The Dalles Church of the Nazarene welcomed a new pastor in December, Aaron Mednansky, a South Dakota native who left a small church there to come here.
He said that about a year ago, he and his wife Callie both felt they were being called to move elsewhere. “We didn’t know where that was. We knew where we were at, we were done, and we were supposed to be looking somewhere else,” he said.
He talked to some mentors, who gave him a few connections. He ended up here and preached his first sermon Dec. 8.
“One of the things that I absolutely loved in interviewing here, was the care that they showed for everybody in the church. I would say one of the things we try to do and the people truly live is the love that Christ means for us to show everyone,” he said.
Now 27, Mednansky got his bachelor’s degree in youth ministry from Colorado Christian University, where he also played soccer for the university. He is working on his master’s of divinity online through Northwest Nazarene University in Idaho.
Mednansky didn’t start his college career at the Christian university, though.
“Looking back, I think I knew I was supposed to be in ministry in high school, but I tried to ignore it.”
Instead, he started classes to get an electrical engineering degree from the South Dakota School of Mines and Technology.”
But he found that every time he went to register for classes, he’d become physically sick at the computer, and have to go lie down. He decided to go home for a weekend, and at church, the pastor spoke on “What God’s telling you to do and not running from it. I went, ‘Crud.’”
So after a year at mining school, he went home and interned for a year at his home church, “to make sure that I was actually hearing God’s calling, and it wasn’t just something weird I ate at school.”
After graduation, he finally found his first job after interviewing at seven or eight churches. What kept him from job offers? The fact that he was single.
“At the time I wasn’t married, or even close to it, and that was a prerequisite for most of them.”
But then he was hired at a Nazarene Church where the lead pastor believed in giving people a start. Mednansky, who grew up in a nondenominational church, researched Nazarene beliefs, and found the denomination’s beliefs matched almost identically with everything he’d been raised to believe. “It was kind of a perfect fit.”
A core Nazarene belief is that once you accept Jesus Christ as your savior, the old sinful self dies and a new self is reborn in Christ. “What we preach and one of the differences for us is you try each and every day to live a more perfect life and more holy life. The Bible calls us to be holy. So each day we try to live more and more like Christ, trying to be the image of Christ and sinning less.”
It means making choices: “Am I going to do what’s right in Christ’s eyes or am I going to do what I want to do?”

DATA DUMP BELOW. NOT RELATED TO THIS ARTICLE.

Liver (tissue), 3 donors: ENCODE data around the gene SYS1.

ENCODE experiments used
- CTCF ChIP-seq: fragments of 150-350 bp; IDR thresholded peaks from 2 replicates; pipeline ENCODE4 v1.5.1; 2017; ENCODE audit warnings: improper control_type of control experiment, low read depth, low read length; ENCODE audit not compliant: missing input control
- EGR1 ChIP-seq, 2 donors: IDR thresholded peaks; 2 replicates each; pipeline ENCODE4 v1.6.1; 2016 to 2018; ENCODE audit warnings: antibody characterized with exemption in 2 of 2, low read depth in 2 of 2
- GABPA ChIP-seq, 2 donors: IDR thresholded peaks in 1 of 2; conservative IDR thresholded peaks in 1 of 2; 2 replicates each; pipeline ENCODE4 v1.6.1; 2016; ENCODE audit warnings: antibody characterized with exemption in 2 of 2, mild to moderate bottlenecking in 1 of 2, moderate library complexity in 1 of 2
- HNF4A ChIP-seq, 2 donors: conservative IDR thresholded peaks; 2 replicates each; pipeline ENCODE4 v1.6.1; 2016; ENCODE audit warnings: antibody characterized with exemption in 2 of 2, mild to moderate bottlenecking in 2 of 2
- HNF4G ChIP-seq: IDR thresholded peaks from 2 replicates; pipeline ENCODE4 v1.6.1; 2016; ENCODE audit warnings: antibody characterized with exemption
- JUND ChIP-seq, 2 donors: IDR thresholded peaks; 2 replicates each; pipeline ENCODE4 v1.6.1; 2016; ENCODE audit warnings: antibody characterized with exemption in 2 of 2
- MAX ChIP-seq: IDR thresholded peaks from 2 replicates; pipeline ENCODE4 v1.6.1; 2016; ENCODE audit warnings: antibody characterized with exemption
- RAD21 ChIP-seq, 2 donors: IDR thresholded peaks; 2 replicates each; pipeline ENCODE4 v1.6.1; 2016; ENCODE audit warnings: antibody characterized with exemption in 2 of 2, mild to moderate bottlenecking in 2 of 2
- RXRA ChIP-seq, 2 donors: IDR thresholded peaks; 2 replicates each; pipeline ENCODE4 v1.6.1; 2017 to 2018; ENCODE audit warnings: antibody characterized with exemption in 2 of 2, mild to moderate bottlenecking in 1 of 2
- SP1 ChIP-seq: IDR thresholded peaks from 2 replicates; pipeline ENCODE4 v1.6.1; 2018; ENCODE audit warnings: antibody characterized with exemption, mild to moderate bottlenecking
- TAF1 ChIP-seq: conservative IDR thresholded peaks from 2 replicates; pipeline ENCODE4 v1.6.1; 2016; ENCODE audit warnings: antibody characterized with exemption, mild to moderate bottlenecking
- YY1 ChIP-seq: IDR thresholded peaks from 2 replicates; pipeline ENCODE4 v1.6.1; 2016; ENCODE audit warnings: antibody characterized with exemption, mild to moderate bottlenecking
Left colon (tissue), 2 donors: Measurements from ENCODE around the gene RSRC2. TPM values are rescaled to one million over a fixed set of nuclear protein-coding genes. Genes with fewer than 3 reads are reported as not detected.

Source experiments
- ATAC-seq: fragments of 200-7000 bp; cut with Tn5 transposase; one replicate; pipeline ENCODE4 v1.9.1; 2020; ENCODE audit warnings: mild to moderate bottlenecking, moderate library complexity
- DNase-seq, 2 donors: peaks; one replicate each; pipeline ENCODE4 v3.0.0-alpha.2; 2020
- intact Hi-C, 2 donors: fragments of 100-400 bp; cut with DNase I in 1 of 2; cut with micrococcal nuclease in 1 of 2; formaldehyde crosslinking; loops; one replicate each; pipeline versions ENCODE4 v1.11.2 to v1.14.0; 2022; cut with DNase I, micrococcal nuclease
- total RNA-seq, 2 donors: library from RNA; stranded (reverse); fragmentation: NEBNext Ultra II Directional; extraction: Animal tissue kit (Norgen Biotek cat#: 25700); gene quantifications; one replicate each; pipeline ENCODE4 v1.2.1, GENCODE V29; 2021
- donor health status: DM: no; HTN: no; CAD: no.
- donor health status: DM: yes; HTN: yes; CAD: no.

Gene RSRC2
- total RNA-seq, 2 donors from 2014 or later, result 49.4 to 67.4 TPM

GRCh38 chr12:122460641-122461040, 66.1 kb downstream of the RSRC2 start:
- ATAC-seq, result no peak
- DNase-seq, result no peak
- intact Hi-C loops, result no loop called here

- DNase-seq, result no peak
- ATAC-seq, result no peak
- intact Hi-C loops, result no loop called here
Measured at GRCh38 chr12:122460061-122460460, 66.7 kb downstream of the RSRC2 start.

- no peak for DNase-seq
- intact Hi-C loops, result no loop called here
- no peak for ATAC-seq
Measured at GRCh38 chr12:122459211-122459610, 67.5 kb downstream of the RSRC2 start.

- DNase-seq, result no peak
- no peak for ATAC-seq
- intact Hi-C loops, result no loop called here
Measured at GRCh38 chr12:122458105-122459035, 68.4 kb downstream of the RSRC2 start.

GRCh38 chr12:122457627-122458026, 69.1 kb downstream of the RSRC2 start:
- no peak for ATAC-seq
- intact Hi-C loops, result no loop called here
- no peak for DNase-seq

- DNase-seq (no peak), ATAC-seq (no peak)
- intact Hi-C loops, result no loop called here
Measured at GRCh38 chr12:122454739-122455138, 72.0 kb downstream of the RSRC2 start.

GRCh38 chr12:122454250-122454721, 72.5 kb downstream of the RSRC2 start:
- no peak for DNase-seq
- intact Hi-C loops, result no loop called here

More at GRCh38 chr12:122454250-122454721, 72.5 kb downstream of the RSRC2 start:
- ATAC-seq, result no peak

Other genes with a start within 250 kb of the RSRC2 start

Living a more perfect life seems like work. “it is and it isn’t. Originally starting out it can seem that way. But once you have received Christ you have the working of the Holy Spirit in your life. It does make a difference and it does get easier. Christ living in us gives us that strength.”
Mednansky is leading a congregation of about 40, and he hopes to increase the offerings at the church, which right now has a Sunday sermon at 10:45 a.m.
And making that sermon on time does require an effort for Mednansky who stressed that “I’ve never been a morning person, ever. Like, mornings would be great for me if they started at 11.”
But mornings don’t start that late, and all Mednansky can say is “It’s a good thing for coffee.”
He gets to church on Sundays at about 8, giving him time to pray, rehearse, and do any last minute things he needs to do.
The Nazarene Church went all out this winter and did a lighting display set to music, which took many hours of work to set up. But Mednansky missed all the setup work, and only had a role in taking it down. He used some of his rock climbing equipment to rig a ladder to climb up and take down lights.
He played soccer in college, and eventually married Callie, who is at home with their two and a half year old twins, Grace and Abigail, but also has a degree in communications and a master’s degree in Christian leadership.
Asked why he wanted to be a minister, he offers an answer that gives an insight into the challenges of ministry and the true calling it requires to take up the job.
“I had a friend and fellow pastor kind of describe it best. He said, if there is anything else you cold possibly do, do it. He said that with all seriousness. I laughed when he said it. I said, ‘You’re basically telling me to run from what I’m doing.’ Because the attacks and kind of the stress that comes from being a pastor, if You’re not called by God and it’s the only thing you can dream of doing, it will eat you alive.”
Asked if being a minister is really that daunting, he said, “Yes and no. I absolutely love being a pastor and I can’t imagine doing anything else, but there are stresses that come along with the job and different things that kind of go with the territory and if you’re not well grounded in what you believe, if you’re not grounded in prayer and studying the Bible, it can get to you.”
While a number of other mainline denominations follow a three-year lectionary that sets out the sermon topics each Sunday, the Nazarene Church does not. Mednansky simply prays about it and thinks about what topic would be most helpful for the congregation to hear about that Sunday.
He’s even contemplated a series of sermons based on the Super Bowl. He jokingly mentioned it at a past church only to learn few in the congregants even followed football.